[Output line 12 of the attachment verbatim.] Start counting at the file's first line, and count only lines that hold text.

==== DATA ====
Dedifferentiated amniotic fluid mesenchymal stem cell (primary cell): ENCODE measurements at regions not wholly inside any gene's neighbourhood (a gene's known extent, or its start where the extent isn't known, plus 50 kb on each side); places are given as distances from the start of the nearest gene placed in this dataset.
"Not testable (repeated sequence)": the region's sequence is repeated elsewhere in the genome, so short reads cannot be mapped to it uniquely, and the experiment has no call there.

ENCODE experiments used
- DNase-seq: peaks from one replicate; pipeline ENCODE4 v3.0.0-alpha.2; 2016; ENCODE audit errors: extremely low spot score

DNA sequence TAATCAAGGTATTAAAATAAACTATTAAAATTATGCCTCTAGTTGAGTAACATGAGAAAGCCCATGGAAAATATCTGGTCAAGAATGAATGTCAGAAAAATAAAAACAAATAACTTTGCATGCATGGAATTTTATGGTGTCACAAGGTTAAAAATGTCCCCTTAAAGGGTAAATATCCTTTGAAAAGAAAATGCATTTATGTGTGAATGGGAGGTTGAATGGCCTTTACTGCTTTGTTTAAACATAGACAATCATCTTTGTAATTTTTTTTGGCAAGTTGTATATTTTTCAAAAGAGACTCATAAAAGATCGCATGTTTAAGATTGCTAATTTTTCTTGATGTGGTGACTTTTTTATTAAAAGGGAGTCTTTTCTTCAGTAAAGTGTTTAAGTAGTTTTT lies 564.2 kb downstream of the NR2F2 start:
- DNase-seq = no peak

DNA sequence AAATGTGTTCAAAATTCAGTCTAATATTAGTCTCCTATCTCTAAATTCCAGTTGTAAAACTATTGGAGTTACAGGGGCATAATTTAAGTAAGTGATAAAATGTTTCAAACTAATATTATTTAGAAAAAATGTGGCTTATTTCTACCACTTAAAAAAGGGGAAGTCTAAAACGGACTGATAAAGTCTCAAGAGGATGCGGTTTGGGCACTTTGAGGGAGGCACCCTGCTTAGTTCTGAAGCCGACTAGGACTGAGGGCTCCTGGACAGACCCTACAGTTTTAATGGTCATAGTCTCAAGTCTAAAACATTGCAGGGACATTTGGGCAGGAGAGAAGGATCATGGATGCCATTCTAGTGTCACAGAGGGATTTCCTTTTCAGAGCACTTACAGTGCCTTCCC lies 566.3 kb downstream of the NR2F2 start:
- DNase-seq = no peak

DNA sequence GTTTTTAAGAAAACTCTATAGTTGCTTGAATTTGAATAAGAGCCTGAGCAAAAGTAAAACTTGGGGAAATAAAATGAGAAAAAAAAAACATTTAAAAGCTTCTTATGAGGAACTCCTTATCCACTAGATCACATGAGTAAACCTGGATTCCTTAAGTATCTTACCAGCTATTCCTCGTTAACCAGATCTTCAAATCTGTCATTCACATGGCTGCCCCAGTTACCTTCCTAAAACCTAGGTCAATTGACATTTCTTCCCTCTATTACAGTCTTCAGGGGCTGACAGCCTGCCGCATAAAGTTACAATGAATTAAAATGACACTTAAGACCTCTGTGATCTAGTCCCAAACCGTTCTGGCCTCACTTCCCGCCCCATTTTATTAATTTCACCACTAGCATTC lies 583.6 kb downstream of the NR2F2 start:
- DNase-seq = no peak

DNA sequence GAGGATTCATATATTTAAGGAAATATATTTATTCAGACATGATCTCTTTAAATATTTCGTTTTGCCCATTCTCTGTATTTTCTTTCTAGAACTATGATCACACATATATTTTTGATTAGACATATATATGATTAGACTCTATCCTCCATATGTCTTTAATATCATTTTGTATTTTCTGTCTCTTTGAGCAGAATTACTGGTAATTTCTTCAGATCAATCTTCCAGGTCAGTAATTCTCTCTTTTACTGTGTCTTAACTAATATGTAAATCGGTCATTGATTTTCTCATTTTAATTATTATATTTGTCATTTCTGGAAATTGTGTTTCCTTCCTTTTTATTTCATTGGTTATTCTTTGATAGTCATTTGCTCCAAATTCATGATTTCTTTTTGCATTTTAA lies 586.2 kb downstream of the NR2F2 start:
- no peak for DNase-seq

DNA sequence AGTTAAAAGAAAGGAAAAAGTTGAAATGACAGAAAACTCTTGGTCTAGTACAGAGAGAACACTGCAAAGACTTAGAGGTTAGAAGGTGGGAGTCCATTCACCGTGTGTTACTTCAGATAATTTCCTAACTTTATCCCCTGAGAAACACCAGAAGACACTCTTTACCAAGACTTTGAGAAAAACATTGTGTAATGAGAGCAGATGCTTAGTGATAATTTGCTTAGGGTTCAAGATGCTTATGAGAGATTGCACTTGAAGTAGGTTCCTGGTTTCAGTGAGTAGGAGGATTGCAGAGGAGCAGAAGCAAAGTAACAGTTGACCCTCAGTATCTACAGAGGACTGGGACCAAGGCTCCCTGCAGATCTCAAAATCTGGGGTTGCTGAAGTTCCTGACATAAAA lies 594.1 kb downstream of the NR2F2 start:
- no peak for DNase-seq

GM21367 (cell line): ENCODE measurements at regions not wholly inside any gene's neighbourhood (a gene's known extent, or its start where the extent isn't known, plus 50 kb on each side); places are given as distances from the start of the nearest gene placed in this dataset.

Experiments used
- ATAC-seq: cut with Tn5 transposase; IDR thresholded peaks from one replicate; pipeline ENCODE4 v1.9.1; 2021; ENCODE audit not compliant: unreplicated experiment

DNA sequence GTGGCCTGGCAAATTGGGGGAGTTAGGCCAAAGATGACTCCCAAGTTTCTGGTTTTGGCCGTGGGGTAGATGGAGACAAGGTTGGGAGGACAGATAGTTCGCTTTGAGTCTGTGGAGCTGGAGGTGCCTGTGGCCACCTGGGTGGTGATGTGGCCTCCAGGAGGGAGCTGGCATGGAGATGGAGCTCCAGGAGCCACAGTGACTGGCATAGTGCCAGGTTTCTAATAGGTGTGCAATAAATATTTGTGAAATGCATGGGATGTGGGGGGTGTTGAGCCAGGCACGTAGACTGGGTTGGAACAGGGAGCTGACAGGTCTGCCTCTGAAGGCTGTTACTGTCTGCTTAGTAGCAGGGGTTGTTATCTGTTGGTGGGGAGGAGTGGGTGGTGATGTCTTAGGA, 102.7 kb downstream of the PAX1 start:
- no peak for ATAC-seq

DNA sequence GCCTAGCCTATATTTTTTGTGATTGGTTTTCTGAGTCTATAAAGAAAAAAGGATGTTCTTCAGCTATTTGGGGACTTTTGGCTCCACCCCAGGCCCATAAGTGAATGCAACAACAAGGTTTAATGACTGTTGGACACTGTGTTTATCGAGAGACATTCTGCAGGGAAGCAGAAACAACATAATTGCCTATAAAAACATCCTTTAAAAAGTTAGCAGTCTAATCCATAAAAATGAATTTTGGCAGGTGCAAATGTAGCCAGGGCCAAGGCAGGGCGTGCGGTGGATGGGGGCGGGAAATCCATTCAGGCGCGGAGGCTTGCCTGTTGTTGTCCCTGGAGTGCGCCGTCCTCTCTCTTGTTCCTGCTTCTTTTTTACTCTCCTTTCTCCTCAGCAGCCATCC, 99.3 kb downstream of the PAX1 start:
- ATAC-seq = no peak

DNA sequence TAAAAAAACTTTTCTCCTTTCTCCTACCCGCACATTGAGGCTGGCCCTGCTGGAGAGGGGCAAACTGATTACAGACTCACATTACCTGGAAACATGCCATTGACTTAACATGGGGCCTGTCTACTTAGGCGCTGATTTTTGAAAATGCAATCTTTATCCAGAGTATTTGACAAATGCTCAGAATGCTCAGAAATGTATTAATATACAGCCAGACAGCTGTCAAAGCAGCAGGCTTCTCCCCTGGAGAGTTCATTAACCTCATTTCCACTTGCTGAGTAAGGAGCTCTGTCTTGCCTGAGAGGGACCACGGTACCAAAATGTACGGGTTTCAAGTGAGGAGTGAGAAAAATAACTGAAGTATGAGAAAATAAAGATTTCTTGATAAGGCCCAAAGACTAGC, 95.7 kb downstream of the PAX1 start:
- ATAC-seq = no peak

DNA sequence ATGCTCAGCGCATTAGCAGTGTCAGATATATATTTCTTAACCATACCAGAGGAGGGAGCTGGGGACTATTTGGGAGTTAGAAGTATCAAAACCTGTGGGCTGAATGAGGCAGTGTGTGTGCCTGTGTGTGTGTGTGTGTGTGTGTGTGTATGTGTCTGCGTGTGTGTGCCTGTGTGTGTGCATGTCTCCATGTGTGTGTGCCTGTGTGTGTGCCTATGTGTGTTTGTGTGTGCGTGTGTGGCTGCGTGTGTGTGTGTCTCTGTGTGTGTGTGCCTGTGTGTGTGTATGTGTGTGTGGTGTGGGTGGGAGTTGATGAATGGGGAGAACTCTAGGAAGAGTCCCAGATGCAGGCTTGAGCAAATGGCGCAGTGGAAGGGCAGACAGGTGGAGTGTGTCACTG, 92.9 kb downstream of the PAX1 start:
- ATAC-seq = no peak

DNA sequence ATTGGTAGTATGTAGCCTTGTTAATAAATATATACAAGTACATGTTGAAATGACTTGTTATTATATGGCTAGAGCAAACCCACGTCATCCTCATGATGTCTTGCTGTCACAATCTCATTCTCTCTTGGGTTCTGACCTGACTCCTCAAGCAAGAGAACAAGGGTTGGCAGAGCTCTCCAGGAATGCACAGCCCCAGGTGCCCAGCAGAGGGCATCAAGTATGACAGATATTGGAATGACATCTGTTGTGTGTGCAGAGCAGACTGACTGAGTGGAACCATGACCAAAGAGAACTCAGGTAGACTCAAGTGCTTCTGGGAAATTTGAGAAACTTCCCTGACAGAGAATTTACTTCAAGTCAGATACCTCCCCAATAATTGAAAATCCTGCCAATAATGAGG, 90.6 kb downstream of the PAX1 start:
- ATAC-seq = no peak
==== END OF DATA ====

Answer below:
- no peak for DNase-seq